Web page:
School leaders can make up for lost learning time through actionable strategies—here’s where to begin to advance learning and equity.

5 ways to honor students’ time and advance equity in a post-pandemic world

School leaders can make up for lost learning time through actionable strategies—here’s where to begin

If our goal is to accelerate learning for those most impacted by the pandemic, we must make the most of the time that we have. We’ve known since TNTP’s The Opportunity Myth study that, all too often, only a quarter of students’ time in their classes is spent on activities that are moving them sufficiently toward college and career readiness. Simply doing more of what we did before the pandemic will not get us where we need to be as we seek to recover from it. 

We actually know a lot about how to make the most of learning time: Create a climate in which students feel safe taking risks and offering up their ideas; make lessons meaningful, culturally relevant, and varied so students remain engaged; anticipate and prepare to address student confusions before teaching; give lots of opportunities for guided and independent practice; provide timely and precise feedback on their work; and reteach specific skills as soon as possible when they struggle and use this data to inform future lessons.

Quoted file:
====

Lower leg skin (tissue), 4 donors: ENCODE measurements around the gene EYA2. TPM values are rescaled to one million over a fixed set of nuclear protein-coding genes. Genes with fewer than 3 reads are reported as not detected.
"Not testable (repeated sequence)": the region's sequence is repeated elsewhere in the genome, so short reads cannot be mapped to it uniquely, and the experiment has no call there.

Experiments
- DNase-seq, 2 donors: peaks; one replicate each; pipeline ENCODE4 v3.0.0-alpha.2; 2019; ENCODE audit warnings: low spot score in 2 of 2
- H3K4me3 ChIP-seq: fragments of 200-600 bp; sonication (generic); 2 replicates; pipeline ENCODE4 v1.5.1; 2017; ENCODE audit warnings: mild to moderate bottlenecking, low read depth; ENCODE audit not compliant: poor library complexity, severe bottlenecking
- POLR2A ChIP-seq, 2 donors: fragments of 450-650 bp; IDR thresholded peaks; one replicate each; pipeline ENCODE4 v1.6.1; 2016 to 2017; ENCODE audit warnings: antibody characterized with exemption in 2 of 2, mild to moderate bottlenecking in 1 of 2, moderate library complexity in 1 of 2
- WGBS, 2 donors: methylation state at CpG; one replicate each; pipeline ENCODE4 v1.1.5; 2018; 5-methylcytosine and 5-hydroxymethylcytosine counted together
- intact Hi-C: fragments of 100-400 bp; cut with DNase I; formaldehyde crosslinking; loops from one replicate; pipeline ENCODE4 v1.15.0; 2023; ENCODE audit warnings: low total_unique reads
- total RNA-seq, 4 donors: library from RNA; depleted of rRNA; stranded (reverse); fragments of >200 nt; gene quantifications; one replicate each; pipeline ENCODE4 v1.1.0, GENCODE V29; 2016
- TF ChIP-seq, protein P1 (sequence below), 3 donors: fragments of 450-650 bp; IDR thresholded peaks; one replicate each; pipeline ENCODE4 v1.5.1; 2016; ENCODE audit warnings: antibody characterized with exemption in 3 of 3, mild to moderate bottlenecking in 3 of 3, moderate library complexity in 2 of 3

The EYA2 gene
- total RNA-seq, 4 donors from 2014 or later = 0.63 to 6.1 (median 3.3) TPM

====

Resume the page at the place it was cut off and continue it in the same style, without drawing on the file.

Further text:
And, most of all, make sure students are engaging in grade-level work—every day.   

Ultimately, making the most of students’ time is the responsibility of school and district leaders. From their positions they can set the expectations, create the systems, provide the resources, and give the encouragement to enable teachers to do their best work. A recent major review of research commissioned by the Wallace Foundation confirms it: What schools leaders do has a major impact on educational outcomes. 

We know what such leadership looks like because we’ve seen leaders who, despite all the challenges of the past year, put in place systems and marshalled their people and resources to make sure all students engaged in rigorous instruction on a daily basis. Some of these leaders, like Kimberly Grayson, principal of Dr. MLK Junior Early College in Colorado or Ashley Johnson, principal of Henderson Collegiate in North Carolina are featured in our Follow the Leaders project, which Relay Graduate School of Education launched to share how leaders with previous track records of improving student learning were leading for equity during the pandemic. We will continue to do so as leaders work through the recovery in the coming year.

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